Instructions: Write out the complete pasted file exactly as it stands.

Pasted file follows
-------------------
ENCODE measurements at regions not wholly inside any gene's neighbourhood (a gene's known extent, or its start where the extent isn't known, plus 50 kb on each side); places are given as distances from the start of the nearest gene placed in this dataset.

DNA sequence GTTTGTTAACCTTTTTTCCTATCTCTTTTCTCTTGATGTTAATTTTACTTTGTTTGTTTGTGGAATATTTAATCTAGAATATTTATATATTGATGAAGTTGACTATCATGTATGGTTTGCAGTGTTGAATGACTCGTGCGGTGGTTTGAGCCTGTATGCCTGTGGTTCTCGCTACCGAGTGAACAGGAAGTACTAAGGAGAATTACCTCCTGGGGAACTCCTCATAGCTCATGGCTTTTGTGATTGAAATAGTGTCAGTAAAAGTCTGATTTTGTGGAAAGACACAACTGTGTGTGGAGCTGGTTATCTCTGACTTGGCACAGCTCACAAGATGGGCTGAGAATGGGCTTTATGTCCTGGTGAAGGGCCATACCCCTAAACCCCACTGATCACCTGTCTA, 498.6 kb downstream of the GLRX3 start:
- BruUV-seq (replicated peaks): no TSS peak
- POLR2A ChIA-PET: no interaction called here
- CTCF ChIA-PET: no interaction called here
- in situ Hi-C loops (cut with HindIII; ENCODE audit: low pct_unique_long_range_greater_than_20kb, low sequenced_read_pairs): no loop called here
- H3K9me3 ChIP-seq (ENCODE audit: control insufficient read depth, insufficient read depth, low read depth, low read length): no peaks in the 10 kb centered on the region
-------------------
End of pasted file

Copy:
ENCODE measurements at regions not wholly inside any gene's neighbourhood (a gene's known extent, or its start where the extent isn't known, plus 50 kb on each side); places are given as distances from the start of the nearest gene placed in this dataset.

DNA sequence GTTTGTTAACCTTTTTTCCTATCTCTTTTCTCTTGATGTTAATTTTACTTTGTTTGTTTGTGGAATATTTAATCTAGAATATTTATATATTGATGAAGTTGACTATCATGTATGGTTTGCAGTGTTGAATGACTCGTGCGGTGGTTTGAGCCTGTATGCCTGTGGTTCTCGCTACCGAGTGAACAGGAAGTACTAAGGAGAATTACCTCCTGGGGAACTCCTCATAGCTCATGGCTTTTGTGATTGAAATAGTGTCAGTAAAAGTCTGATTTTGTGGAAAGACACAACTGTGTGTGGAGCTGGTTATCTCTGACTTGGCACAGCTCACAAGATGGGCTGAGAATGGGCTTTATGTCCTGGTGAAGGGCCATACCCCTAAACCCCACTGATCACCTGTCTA, 498.6 kb downstream of the GLRX3 start:
- BruUV-seq (replicated peaks): no TSS peak
- POLR2A ChIA-PET: no interaction called here
- CTCF ChIA-PET: no interaction called here
- in situ Hi-C loops (cut with HindIII; ENCODE audit: low pct_unique_long_range_greater_than_20kb, low sequenced_read_pairs): no loop called here
- H3K9me3 ChIP-seq (ENCODE audit: control insufficient read depth, insufficient read depth, low read depth, low read length): no peaks in the 10 kb centered on the region